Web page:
54 Microelectronic Circuits - Fifth Edition Sedra/Smith54 Copyright 2004 by Oxford University Press, Inc. Figure (Continued)

55 Microelectronic Circuits - Fifth Edition Sedra/Smith55 Copyright 2004 by Oxford University Press, Inc. Figure Circuits for Example (a) Fifth-order Chebyshev filter circuit implemented as a cascade of two second-order simulated LCR resonator circuits and a single first-order op amp–RC circuit.

56 Microelectronic Circuits - Fifth Edition Sedra/Smith56 Copyright 2004 by Oxford University Press, Inc. Figure (Continued) (b) VCVS representation of an ideal op amp with gain A.

57 Microelectronic Circuits - Fifth Edition Sedra/Smith57 Copyright 2004 by Oxford University Press, Inc. Figure Magnitude response of the fifth-order lowpass filter circuit shown in Fig : (a) an expanded view of the passband region; (b) a view of both the passband and stopband regions.

58 Microelectronic Circuits - Fifth Edition Sedra/Smith58 Copyright 2004 by Oxford University Press, Inc. Figure One-pole equivalent circuit macromodel of an op amp operated within its linear region.

59 Microelectronic Circuits - Fifth Edition Sedra/Smith59 Copyright 2004 by Oxford University Press, Inc. Figure Circuit for Example Second-order bandpass filter implemented with a Tow–Thomas biquad circuit having f 0 = 10 kHz, Q = 20, and unity center-frequency gain.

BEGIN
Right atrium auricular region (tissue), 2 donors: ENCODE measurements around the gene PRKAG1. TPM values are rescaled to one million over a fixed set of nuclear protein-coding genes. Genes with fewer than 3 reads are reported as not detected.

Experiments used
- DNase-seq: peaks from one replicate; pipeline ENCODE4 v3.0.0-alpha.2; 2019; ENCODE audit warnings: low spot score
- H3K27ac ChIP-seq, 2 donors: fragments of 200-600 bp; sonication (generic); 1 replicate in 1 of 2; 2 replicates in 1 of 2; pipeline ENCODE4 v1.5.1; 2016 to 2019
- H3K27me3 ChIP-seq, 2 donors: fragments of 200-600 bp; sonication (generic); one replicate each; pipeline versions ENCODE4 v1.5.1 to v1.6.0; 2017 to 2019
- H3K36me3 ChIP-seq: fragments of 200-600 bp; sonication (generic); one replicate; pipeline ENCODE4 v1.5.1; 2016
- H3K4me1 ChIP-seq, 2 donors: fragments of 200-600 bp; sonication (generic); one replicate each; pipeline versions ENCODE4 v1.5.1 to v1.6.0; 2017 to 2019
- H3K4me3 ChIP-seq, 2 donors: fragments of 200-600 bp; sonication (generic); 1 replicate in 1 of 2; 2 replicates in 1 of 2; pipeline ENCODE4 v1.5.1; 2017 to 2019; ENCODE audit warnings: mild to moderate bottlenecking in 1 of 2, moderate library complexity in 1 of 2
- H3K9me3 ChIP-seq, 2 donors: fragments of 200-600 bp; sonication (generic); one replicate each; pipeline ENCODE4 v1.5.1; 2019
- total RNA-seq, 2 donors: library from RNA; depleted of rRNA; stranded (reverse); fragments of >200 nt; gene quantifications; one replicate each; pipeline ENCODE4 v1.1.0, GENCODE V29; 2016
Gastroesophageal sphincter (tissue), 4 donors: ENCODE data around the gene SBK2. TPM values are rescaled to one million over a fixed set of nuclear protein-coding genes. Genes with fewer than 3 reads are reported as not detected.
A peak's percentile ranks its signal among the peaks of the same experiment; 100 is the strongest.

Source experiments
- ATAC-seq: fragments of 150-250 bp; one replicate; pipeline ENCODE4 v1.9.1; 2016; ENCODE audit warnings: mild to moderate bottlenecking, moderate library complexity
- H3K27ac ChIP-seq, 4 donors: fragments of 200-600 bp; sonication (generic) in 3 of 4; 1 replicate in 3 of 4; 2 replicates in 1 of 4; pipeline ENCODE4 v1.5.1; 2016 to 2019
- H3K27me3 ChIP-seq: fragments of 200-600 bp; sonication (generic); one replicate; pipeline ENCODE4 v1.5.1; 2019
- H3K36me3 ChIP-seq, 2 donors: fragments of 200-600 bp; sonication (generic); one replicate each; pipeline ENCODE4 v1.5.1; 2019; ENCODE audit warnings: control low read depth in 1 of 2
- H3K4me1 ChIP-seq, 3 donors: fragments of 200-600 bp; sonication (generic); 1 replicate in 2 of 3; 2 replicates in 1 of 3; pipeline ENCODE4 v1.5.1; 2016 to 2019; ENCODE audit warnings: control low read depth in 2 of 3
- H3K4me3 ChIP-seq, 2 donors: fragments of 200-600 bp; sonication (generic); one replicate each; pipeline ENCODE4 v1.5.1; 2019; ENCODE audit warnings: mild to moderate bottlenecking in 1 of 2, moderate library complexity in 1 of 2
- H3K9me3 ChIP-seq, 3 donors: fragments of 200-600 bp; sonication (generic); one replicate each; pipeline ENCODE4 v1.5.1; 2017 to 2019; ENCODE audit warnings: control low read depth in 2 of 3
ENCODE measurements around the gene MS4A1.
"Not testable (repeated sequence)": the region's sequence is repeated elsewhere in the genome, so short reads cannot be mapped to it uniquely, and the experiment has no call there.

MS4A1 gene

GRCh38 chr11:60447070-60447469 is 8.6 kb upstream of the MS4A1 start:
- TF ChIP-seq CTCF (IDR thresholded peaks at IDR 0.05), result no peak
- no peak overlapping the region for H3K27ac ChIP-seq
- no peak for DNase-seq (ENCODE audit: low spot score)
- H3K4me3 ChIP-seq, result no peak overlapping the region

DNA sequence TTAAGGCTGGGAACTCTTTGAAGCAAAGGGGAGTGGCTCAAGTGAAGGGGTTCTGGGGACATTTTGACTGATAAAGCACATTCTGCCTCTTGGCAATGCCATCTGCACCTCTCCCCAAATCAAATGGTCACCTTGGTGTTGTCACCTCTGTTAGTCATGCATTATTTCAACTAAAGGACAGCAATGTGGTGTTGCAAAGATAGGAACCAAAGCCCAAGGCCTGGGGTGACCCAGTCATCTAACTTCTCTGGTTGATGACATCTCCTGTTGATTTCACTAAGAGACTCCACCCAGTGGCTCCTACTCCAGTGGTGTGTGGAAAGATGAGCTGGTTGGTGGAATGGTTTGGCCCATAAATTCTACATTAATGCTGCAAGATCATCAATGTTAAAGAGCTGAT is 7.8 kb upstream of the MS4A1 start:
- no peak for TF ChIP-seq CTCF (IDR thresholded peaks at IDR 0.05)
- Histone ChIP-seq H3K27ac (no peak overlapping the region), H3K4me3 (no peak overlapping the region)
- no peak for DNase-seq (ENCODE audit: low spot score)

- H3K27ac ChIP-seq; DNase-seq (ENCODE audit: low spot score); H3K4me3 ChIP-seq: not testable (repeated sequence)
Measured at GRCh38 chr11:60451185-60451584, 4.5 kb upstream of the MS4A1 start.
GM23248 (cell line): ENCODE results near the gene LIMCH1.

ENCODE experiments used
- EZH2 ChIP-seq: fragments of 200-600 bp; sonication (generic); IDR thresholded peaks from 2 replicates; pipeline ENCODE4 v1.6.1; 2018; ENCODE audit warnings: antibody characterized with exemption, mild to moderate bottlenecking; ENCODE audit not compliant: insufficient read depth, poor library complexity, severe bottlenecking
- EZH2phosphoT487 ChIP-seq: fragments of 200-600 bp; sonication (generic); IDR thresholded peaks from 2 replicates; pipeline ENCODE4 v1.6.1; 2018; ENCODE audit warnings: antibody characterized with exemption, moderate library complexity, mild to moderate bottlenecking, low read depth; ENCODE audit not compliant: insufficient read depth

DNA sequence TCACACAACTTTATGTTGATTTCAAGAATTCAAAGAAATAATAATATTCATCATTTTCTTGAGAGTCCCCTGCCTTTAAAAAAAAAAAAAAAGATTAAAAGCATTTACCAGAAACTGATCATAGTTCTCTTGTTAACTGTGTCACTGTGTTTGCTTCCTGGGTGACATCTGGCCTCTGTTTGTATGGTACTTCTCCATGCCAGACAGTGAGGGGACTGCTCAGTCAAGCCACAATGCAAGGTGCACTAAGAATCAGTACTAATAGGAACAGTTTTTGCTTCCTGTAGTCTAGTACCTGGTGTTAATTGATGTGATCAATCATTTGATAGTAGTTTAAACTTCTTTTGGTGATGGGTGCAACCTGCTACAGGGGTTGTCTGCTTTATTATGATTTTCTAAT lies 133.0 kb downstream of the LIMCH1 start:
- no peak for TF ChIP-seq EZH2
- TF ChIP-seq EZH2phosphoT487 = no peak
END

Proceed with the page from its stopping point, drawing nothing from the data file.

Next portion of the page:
60 Microelectronic Circuits - Fifth Edition Sedra/Smith60 Copyright 2004 by Oxford University Press, Inc. Figure Comparing the magnitude response of the Tow–Thomas biquad circuit (shown in Fig ) constructed with 741-type op amps, with the ideal magnitude response. These results illustrate the effect of the finite dc gain and bandwidth of the 741 op amp on the frequency response of the Tow–Thomas biquad circuit.

61 Microelectronic Circuits - Fifth Edition Sedra/Smith61 Copyright 2004 by Oxford University Press, Inc. Figure (a) Magnitude response of the Tow–Thomas biquad circuit with different values of compensation capacitance. For comparison, the ideal response is also shown.

62 Microelectronic Circuits - Fifth Edition Sedra/Smith62 Copyright 2004 by Oxford University Press, Inc. Figure (Continued) (b) Comparing the magnitude response of the Tow–Thomas biquad circuit using a 64-pF compensation capacitor and the ideal response.

63 Microelectronic Circuits - Fifth Edition Sedra/Smith63 Copyright 2004 by Oxford University Press, Inc. Figure P12.11

64 Microelectronic Circuits - Fifth Edition Sedra/Smith64 Copyright 2004 by Oxford University Press, Inc. Figure P12.27